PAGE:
Australia taking an active role in Afghan military restructure

Afghan resources remain stretched, and the Coalition faces a challenge in preparing a restructured air force to take control of its own operations.


At the British-run Afghan National Army Officer Academy (ANAOA) located at the vast Camp Qargha on the outskirts of Kabul, cadets are being mentored by Australian defence personnel.

ANAOA lead mentor Lieutenant Colonel Steve Jenkins said it is an important role. 

“Whilst they’ll graduate from here and certainly they’ll be the military leaders in the near future, I think we’re all hopeful that what we’re going to see is that these people will sort of spread out across Afghan society.”

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Afghan Brigadier General Sharif Sharifi said Australian support is vital.

“These Australian mentors that we have, they are helping us a lot in terms of training and education in this academy, so it is very, very important to have the Australian support,” he said.

Sergeant Kristy McMillen said it had heralded a cultural shift too – with more women being recruited.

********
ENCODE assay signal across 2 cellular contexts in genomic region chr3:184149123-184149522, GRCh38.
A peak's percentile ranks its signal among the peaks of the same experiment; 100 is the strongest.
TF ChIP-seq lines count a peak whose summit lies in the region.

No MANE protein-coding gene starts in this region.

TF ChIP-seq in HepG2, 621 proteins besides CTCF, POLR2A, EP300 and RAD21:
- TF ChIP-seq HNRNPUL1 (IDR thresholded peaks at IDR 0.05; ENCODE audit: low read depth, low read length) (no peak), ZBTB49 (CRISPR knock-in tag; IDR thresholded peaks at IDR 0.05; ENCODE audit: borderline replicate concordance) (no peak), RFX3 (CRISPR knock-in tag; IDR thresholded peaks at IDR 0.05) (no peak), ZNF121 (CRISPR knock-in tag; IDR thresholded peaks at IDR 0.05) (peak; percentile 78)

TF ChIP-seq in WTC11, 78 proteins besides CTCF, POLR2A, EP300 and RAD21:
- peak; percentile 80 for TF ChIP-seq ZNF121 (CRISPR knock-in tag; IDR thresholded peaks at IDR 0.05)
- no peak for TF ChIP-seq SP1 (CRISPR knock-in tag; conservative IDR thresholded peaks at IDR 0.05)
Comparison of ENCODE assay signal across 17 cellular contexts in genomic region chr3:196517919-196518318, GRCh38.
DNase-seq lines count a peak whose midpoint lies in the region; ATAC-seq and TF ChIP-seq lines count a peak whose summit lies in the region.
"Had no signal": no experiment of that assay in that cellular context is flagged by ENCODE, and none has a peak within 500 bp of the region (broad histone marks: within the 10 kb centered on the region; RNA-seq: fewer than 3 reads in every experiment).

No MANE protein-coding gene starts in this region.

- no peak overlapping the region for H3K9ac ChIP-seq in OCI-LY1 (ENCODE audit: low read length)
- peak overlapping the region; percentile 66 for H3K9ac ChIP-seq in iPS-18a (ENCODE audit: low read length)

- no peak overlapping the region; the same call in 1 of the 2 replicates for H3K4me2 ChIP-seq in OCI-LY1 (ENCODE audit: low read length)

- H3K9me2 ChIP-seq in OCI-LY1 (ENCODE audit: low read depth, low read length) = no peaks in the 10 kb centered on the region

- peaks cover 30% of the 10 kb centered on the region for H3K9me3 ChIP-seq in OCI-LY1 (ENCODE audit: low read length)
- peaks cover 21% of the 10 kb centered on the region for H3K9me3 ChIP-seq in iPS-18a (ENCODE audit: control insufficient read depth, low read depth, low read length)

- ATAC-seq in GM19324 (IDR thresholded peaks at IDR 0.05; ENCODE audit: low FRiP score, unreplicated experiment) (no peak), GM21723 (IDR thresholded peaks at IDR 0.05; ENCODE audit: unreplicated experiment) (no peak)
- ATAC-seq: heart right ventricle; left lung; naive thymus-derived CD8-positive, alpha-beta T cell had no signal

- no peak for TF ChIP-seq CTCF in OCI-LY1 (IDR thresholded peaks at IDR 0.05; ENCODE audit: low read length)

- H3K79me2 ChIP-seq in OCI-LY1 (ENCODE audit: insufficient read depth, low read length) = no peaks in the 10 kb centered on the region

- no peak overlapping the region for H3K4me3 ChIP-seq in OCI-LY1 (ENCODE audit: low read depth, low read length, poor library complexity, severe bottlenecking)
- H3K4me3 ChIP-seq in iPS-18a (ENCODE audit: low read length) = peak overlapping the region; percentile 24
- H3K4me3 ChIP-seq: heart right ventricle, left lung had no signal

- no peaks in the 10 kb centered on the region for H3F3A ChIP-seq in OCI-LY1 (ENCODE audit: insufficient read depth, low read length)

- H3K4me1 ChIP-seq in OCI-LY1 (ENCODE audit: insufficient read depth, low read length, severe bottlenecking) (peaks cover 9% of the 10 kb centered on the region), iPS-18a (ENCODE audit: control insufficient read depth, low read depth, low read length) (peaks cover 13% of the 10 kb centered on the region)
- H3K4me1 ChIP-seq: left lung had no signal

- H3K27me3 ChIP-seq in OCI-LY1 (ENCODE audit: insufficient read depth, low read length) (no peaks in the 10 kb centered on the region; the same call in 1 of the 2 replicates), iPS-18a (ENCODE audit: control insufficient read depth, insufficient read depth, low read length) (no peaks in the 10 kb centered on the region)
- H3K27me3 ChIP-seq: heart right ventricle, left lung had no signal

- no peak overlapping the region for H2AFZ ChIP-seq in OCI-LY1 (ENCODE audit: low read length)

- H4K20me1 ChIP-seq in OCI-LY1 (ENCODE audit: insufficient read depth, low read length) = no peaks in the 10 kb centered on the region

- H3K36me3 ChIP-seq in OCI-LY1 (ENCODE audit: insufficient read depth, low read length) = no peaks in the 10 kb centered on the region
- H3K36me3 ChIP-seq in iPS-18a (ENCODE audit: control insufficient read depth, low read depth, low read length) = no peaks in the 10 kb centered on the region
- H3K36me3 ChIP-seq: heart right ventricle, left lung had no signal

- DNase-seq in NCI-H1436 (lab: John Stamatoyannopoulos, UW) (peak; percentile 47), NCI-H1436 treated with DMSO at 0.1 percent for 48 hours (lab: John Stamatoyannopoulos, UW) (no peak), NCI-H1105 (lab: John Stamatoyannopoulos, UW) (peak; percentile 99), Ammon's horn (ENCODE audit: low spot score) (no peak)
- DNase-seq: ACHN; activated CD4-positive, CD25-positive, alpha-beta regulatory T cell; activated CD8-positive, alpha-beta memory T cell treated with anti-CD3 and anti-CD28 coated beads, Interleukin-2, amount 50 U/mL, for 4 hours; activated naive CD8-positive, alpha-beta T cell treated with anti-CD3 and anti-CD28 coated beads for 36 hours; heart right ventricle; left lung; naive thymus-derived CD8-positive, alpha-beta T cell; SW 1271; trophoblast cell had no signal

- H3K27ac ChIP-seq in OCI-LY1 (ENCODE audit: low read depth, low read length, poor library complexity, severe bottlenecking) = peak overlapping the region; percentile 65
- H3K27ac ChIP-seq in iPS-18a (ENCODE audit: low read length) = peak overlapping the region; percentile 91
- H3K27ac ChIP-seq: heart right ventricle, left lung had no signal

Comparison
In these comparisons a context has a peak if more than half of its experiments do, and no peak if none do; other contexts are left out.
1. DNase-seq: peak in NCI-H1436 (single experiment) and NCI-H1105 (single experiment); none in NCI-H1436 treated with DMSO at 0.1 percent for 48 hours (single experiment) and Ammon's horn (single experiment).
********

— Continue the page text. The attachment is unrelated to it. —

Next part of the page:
“I know it will never be the same in Afghanistan as it is in Australia, maybe it will be one day, but it’s important that they see that women are capable and they’re just as good as the men,” she said.

As the military makes advancements on the ground, it’s also strengthening its air force, with help from specialised Australian advisors.

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The squadron leader, who did not want to be named for security reasons, said they were making ground.

“They’ve come from a really harsh place, if you consider the 30 to 40 years that Afghanistan’s been in conflict, it’s really knocked about the government institutions and the air force as well. But we see day-by-day improvements and they really are building up a strong capability.”

A burgeoning Afghan air force now has around 100 new aircraft, from gunship helicopters to C-130 Hercules and A-29 attack planes.

The A-29 Afghan aircraft that were involved in combat missions conducted just a few weeks ago over Taliban strongholds were all crewed by Afghan pilots.

It was seen as a success by those running the NATO Resolute Support Mission in Afghanistan.